Some would say that tonight, the Minnesota Wild got off to a slow start against the St. Louis Blues. In my opinion, the Wild had them right where we wanted them from the start. More precisely, the game was over from the second we saw Jordan Binnington in net.
While that statement comes mostly from my distaste for a player that I consider to be among the least sportsmanlike in the NHL (see why at this
The Blues did start the game out hot. Coming out strong in the first with a lead in shots on goal, they eventually capitalized with two late goals. The first came from Jordan Kyrou, and the second from Sammy Blais about 1:49 after that. They both beat him glove-side.
Seven minutes into the second period, Mats “The Lizard” Zuccarello finished a feed from the Kirill Kaprizov, the Siberian Sniper, bringing the game back within reach for the Wild. The low-to-high left-side feed was a theme that continued throughout the night against Binnington.
Kirill later took a beautiful feed from Ryan Hartman via a neutral zone stretch pass which created another opportunity, but was denied by some guy who shall not be named.
Later in the period David Perron daggered Minnesota, as he is wont to do in his career. Facing an uphill battle in the third period, the Wild needed two goals to tie the game against a Blues team which is renowned for their ability to suppress opposing shots. Fortunately, the Wild were able to solve St. Louis’s neutral zone trap and establish zone time in the second half of the third period. It’s likely that the Blues won’t deploy this system again against Minnesota, as our pressure upon the Blues’s defense snowballed into fatigue.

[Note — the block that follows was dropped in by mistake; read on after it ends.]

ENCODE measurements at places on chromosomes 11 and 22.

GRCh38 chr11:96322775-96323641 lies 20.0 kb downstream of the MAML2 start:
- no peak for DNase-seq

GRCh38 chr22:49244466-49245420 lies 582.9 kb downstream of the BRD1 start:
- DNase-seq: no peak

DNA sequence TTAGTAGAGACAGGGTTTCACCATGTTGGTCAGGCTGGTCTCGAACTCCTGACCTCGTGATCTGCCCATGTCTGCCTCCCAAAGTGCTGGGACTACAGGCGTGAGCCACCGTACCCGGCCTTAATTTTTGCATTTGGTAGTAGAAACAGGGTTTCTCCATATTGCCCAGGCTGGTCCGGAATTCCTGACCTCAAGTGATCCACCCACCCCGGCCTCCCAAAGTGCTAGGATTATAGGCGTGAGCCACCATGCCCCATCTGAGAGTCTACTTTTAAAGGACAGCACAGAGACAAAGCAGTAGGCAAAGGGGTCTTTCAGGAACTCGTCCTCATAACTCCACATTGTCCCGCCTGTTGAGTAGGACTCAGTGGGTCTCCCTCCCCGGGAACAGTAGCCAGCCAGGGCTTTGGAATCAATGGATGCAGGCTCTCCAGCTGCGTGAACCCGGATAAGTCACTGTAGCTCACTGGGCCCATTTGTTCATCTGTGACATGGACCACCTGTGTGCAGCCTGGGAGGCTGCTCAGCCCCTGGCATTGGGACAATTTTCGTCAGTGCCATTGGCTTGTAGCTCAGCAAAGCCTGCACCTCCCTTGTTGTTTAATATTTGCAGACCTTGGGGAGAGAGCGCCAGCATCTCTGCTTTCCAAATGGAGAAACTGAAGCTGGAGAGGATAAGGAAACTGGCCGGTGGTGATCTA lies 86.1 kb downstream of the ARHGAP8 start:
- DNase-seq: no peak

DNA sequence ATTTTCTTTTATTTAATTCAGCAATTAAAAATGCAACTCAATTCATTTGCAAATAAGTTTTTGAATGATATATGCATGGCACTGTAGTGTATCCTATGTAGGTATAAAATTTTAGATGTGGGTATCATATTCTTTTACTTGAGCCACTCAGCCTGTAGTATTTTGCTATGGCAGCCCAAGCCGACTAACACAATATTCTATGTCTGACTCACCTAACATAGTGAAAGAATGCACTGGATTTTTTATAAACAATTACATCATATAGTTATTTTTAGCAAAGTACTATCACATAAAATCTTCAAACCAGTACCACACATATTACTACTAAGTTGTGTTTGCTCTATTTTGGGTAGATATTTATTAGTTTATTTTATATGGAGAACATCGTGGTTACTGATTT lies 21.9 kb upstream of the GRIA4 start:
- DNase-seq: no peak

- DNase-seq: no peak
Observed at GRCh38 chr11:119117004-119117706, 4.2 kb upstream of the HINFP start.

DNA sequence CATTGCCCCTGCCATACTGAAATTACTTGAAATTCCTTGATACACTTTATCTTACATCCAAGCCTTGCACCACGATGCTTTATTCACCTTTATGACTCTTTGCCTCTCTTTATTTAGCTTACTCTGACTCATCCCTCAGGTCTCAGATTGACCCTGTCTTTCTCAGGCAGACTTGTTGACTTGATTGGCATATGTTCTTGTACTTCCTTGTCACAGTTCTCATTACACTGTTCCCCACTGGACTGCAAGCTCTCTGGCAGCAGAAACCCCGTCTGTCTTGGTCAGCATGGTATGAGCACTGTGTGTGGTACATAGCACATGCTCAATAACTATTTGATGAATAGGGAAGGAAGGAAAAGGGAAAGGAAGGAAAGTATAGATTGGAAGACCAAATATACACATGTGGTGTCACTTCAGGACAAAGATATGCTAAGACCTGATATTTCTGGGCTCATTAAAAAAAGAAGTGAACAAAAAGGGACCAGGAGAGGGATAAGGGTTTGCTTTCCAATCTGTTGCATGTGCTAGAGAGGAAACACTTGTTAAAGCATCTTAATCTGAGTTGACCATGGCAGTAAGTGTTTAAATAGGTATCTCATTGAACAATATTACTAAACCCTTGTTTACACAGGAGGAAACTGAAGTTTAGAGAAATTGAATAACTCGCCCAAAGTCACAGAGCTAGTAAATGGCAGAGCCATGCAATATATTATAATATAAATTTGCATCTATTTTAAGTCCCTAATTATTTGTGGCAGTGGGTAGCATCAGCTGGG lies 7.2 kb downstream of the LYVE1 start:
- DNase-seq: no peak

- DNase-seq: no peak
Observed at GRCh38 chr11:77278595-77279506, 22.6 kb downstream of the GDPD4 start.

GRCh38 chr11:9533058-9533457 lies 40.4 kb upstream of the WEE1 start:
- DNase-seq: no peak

Just as the game seemed to be slipping away, Nico Sturm gave the team hope on a beautiful tip-in goal from the stick of smooth Swede Jonas Brodin. Anybody’s guess what led to this, but I have my suspicions.
The tip-in is actually executed to perfection here, as the “shot” by Brodin really never has a chance to go in, as it’s not directed on net. However, by tipping the puck from off-net to on-net, Sturm creates a much more dangerous angle which is hard for any goalie to stop. It’s one of the things that makes tip-in artists such as Joe Pavelski and Zach Parise so efficient at scoring these goals.
With the game back in reach and five minutes remaining, the Xcel Energy Center was buzzing, humming, roaring. The crowd fed the Wild’s legs with enough juice to get to the end of the game - and as any good hockey fan knows, the legs feed the wolf. With Kahkonen at the bench, the Wild zipped the puck around the zone, peppered Binnington with shots, and retrieved the puck at the boards to begin the cycle again. Finally, they broke through.
Echoing the Zuccarello goal, this one went low-to-high on the left side, and Binnington likely never saw it. Enter 3-on-3 overtime, in which the Wild are conspicuously build for success compared to past seasons.
Kevin Fiala and Kirill Kaprizov light the world on fire, finding tiny spaces, at the clogged NHL version on 5-on-5 hockey. Fiala is especially good at this due to his quick moves in stride as well as his whippy shot. Today, he used both to bring tears to my eyes, not in the way that good horseradish does but in a much smoother, tastier way: